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The Icon of our Lady of the Sign - Znamenskaya

In Russia the icon of Our Lady of the Sign is called "Znamenskaya".  The icon shows Mary, the Mother of God with her arms outstretched in an attitude of prayer.  This position of prayer is called Orans and the image of the Mother of God in this position is sometimes called the "Oranta".  In her breast is a circular medallion with the Christ child blessing the world.  The icon originated in Byzantium and was considered a talisman of the Imperial throne there and in Russia.

The Church of Our Lady of the Sign in Tsarskoe SeloLeft: The Church of Our Lady of the Sign in Tsarskoe Selo.

This icon is closely associated with Tsarskoe Selo and the Romanov family.  One of the earliest churches in the town was dedicated to this icon and it is located very close to the Catherine Palace.  The church had a huge, silver-covered ikon of this ikon that was a popular place for prayer.  Alexandra and her daughters would come here frequently to ask for the intercessionary prayers of the Virgin and light candles before the icon.

The icon was brought to the Alexander Palace for special services, frequently when the Tsarevich was sick.

After the revolution, just prior to the exile of the Romanovs to Siberia where they were eventually murdered, the icon was carried in procession from the church and throughout the halls of the palace.  As Countess Sophia Buxhoeveden writes in the Life and Tragedy of Alexandra Feodorovna writes:

At Makarov's order, packing was begun very discreetly, so as not to suggest to the soldiers that there was any idea of departure. As August 12th was the Grand Duke Alexei's thirteenth birthday, a Te Deum was sung before the ikon of "Our Lady of Znamenie," which was specially brought to the Palace. Prayers for the success of the journey were added to the usual ones. The Emperor and Empress took leave of all the servants who were not going with them, and thanked them for their faithful service. The Empress sorted out her dresses, and sent parcels of them to humble friends and Polish refugees, who were living at Tsarskoe Selo. The departure was fixed for the night of August 13th, but owing to some mistake on the part of the authorities it was delayed for hours. There were not enough men to move the luggage, which was to be taken at the last moment, and in the meantime the soldiers had got wind of the departure, and held meetings in all the barracks to discuss whether or not it should be allowed. The Emperor and Empress waited patiently for many hours till they were told they could leave. No one knew yet where they were being taken, and they only heard their actual destination when they were in the train.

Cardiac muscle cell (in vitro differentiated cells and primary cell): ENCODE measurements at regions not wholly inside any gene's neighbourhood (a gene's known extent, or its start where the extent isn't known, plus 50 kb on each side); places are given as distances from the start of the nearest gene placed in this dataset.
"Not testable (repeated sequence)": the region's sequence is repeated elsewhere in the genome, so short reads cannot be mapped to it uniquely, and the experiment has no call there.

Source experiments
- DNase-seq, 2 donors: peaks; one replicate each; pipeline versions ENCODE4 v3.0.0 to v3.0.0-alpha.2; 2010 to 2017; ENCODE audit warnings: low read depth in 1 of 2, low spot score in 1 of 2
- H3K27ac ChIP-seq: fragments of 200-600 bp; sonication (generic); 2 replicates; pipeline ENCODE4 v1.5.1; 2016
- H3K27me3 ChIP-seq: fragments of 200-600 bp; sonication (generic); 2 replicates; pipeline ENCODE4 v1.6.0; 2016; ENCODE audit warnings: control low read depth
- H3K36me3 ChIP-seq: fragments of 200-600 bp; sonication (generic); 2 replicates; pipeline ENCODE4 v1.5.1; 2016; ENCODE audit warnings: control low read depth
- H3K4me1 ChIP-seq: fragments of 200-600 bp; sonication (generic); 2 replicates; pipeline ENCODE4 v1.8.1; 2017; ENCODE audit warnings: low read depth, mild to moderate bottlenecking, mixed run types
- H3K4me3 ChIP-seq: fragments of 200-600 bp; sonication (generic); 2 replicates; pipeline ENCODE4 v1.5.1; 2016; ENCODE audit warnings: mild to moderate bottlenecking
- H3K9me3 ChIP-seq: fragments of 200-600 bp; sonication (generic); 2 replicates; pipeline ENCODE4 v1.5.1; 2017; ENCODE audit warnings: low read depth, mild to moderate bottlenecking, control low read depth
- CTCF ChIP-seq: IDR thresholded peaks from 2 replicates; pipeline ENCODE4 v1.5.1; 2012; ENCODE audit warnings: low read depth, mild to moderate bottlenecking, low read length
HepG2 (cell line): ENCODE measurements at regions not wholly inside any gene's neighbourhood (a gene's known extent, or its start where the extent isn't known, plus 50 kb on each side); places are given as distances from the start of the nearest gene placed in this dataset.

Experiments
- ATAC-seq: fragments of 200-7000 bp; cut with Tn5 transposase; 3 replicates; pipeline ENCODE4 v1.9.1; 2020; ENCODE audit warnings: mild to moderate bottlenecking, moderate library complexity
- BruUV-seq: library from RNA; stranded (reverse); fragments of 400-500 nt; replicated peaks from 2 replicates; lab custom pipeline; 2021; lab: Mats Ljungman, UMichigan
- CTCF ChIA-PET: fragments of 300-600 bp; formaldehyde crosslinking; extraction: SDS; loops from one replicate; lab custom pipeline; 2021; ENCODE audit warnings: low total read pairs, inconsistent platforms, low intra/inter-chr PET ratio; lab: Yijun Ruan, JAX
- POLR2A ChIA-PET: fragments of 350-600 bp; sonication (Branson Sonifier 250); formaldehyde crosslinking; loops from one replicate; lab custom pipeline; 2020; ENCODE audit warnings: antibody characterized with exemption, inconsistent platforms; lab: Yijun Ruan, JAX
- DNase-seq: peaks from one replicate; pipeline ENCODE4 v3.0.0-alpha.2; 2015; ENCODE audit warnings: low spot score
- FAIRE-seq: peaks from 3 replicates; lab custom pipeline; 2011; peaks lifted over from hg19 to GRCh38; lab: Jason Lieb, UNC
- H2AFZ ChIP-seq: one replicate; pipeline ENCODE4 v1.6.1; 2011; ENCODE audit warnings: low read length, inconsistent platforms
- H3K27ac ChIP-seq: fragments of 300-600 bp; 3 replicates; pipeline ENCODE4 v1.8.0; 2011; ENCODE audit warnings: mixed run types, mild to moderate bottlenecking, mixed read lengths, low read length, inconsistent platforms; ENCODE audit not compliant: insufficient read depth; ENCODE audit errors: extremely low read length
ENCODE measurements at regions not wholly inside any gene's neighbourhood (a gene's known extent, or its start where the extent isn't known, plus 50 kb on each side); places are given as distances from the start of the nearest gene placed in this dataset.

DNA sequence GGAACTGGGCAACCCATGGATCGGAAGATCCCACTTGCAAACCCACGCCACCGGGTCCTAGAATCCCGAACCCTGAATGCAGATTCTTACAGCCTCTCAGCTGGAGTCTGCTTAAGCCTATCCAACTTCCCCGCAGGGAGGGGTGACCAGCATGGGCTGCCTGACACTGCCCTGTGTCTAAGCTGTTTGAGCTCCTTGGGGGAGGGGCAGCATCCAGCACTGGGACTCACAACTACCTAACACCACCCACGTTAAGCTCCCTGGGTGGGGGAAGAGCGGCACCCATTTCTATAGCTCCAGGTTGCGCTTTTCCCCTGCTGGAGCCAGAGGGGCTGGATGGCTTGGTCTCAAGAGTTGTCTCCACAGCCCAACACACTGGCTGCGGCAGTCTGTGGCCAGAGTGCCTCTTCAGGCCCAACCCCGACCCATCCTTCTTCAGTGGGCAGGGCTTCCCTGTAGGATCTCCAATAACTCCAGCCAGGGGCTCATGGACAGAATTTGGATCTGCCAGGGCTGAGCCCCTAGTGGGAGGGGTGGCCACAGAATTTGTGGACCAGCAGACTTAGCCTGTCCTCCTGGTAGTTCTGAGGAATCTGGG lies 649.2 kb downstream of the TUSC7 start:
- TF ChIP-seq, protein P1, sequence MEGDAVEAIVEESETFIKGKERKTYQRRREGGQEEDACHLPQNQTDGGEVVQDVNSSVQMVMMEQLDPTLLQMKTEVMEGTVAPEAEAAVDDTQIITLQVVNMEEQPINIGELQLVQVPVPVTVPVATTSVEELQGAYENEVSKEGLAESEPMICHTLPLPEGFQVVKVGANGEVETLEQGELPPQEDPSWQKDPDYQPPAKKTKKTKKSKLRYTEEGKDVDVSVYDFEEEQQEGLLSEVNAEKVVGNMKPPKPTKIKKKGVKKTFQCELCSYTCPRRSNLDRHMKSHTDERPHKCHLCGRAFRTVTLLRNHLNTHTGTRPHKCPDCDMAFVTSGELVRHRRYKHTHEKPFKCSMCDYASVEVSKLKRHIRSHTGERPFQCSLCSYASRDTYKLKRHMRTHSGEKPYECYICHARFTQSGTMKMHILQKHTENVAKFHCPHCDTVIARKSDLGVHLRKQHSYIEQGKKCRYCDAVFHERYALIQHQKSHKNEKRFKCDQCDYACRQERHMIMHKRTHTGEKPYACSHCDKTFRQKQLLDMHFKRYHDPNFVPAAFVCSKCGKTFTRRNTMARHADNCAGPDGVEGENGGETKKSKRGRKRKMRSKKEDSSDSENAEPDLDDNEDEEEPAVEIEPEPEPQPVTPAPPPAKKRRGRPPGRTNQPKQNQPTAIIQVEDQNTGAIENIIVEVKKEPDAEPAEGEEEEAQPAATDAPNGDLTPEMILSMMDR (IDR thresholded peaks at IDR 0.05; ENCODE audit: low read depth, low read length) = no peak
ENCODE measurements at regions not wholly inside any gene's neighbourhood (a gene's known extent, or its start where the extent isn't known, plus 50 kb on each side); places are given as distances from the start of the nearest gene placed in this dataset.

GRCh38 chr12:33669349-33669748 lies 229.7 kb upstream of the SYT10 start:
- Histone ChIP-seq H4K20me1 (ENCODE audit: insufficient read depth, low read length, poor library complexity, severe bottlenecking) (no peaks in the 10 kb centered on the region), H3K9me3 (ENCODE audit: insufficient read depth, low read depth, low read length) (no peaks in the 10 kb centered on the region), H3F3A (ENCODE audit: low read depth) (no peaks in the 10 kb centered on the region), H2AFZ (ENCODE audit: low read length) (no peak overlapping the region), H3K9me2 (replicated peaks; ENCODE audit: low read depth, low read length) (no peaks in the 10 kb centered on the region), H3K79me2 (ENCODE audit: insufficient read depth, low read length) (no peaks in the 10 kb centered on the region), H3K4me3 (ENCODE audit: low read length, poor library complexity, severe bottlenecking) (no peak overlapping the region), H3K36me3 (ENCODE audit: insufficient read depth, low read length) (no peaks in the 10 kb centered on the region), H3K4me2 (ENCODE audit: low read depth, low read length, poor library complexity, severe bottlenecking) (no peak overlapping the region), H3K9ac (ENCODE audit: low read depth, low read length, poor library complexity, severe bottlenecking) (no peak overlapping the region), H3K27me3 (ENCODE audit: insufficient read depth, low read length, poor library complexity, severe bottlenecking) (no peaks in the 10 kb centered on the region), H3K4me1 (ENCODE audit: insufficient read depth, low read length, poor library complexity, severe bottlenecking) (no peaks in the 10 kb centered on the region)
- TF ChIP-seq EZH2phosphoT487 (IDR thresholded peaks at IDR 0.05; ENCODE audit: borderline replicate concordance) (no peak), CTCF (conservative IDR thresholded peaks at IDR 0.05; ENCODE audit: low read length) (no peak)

Another account follows from Last Days at Tsarskoe Selo by Count Paul Beckendorff (the difference in dates is due to the Russian Calendar which was behind the calendar used in the West):
On the 30th of July, the birthday of the Tsarevich, we went to Mass, and at 2 o'clock in the afternoon a holy ikon, which was greatly venerated, was brought from the Church of Our Lady of the Sign (A feast of purely Russian origin.), which is next to the Lyceum. It was brought in procession and the clergy of this church were admitted to the Palace and to the Chapel. The Te Deum was sung and prayers were said asking God for a prosperous journey for their Majesties, their children and all those who accompanied them. The scene was moving. The ceremony was as poignant as could be: all were in tears. The soldiers themselves seemed touched, and approached the holy ikon to kiss it. They followed the procession as far as the balcony, and saw it disappear through the Park. It was as if the past were taking leave, never to come back. The memory of this ceremony will always remain in my mind, and I cannot think of it without profound emotion. In the course of the day we all went, as usual, to the kitchen-garden, and groups were taken.